Over on the West Coast, the Ontario Motor Speedway was looking to hold a Formula One race of its own. In 1971, the facility staged the Questor Grand Prix. This was a non-championship exhibition race that pitted Formula One drivers against USAC IndyCar drivers. While it did not lead to a successful bid to host a USGP, it remains an interesting footnote in racing history.
In 1974, promoter Christopher Pook had envisioned a street race along the waterfront in Long Beach, California. After staging a successful F5000 event, he was given the green light to host Formula One in 1976. The Long Beach Grand Prix, also known as the US Grand Prix West, debuted with Clay Regazzoni taking the win for Ferrari.
It was the following season’s race, in 1977, that really cemented Long Beach as a viable event. American driver Mario Andretti thrilled the crowd dueling with Niki Lauda and Jody Schecker to grab the win. In doing so, he became the first and only American driver to win an F1 race on American soil.
The race at Long Beach proved to be a success, but again, the rising costs of Formula One reared their ugly head. Without missing a beat, the promoters dropped Formula One after 1983 in favor of hosting the CART series. The race today remains on the schedule for the NTT IndyCar Series and is the longest running street race in North America.
With Watkins Glen out of the picture for 1981, F1 looked to the glitz and glamour of Las Vegas to end their season. A rather flat and tight course was laid out in the parking lots of Caesar’s Palace. The event produced a paltry crowd, and the desert heat did not help.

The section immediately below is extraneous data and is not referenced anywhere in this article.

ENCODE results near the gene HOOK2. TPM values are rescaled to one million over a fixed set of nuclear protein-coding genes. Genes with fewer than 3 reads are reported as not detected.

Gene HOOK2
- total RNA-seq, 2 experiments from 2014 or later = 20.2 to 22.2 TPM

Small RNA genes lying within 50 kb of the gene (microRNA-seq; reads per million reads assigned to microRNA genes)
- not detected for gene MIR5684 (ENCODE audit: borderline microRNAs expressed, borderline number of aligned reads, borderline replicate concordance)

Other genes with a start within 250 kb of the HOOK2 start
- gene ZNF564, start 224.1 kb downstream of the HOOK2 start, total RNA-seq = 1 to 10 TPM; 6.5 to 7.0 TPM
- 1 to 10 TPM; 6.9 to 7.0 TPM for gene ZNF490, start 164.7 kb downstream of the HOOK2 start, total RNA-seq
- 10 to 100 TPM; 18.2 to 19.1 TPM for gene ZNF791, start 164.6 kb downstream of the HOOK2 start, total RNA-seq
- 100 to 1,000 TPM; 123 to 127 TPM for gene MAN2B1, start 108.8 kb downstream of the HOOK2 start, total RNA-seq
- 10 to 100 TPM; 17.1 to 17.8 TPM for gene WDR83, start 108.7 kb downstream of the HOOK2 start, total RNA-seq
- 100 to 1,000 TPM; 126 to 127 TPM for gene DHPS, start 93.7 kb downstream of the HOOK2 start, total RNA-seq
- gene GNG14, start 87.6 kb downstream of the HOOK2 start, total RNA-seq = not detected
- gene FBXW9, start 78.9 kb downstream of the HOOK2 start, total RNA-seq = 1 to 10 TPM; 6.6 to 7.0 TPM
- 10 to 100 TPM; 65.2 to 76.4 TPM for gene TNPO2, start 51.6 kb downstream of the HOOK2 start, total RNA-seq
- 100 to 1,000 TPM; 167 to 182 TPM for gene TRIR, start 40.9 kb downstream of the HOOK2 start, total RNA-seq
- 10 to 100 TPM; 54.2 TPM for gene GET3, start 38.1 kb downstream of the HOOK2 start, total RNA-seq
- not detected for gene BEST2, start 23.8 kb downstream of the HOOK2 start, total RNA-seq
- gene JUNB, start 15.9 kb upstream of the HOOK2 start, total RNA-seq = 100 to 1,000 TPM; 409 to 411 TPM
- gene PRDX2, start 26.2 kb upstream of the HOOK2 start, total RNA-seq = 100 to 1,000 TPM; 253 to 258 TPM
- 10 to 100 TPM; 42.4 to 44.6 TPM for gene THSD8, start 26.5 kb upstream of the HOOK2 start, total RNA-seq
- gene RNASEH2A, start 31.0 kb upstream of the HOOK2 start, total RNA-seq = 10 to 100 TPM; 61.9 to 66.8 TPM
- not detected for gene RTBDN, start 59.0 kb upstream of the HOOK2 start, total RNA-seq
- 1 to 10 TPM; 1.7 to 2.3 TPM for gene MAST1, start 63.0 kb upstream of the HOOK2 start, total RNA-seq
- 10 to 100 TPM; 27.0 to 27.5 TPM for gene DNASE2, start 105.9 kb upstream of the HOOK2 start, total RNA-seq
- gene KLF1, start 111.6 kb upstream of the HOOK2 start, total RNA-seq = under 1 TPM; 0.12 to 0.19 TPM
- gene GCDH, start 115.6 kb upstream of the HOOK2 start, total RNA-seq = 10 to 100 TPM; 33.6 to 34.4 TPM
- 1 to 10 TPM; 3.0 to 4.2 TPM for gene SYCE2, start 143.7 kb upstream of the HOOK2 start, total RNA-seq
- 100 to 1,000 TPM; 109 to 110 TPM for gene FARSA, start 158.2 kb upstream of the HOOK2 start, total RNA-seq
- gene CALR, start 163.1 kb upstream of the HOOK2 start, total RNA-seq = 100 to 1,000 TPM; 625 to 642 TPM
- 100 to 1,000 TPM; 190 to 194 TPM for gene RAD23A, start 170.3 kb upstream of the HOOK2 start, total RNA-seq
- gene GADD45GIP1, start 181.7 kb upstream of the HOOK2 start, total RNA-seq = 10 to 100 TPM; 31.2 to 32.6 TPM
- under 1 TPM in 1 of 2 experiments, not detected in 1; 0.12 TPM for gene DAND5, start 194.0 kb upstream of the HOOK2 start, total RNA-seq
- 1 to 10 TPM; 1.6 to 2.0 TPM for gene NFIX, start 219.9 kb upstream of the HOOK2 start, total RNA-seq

The circuit ran counter-clockwise, rather than clockwise like many F-1 circuits. This proved to be problematic for some of the drivers that complained of severe neck strain, with muscles being pulled in a fashion that they were not used to. At the conclusion of the event, Nelson Piquet, who had just been crowned World Champion, collapsed from heat exhaustion after exiting his car.
F1 gave Caesar’s Palace another try in 1982 before abandoning the event.
It was in 1982 that The Detroit Grand Prix joined Long Beach and Caesar’s Palace on the calendar marking the first time that three Grands Prix had been held in the same country in one season. As the seminal home of the automotive industry in the United States, Detroit seemed like a good fit for a street race.
Set up around the Renaissance Center, the circuit looked appealing, but the track surface was far from forgiving. The track was narrow and bumpy, and even crossed over railroad tracks at one point. The surface was prone to crumbling, and the race was often a war of attrition for both man and machine. The FIA was unhappy with the temporary garage setup and pit lane, but a permanent garage structure was well out of the budget for the organizers.
Despite the issues, F1 stuck with Detroit for seven seasons, with it being the only US race on the schedule from 1985-1988.
The one-off Dallas Grand Prix in 1984 remains a curiosity in F1 history. Admittedly, whomever concocted the idea of racing in Texas in early July didn’t think this fully through. With ambient temperatures over 100°F, and track temperatures above 150°F the track began to break apart during the first practice session.
Attempts to repair the track with quick drying cement continued all weekend long, in a futile attempt to make the racing more palatable. With 90,000 tickets sold, cancelling the event was not an option, so the race went on as planned.
While Keke Rosberg took the win, the Dallas Grand is best remembered for the iconic image of Nigel Mansell and his car expiring within sight of the checkers. Clad in a black driver’s suit, he made the curious decision to hop out of the car, and push it to the line. Within a few moments, he collapsed from heat exhaustion, and flopped to the ground like a rag doll.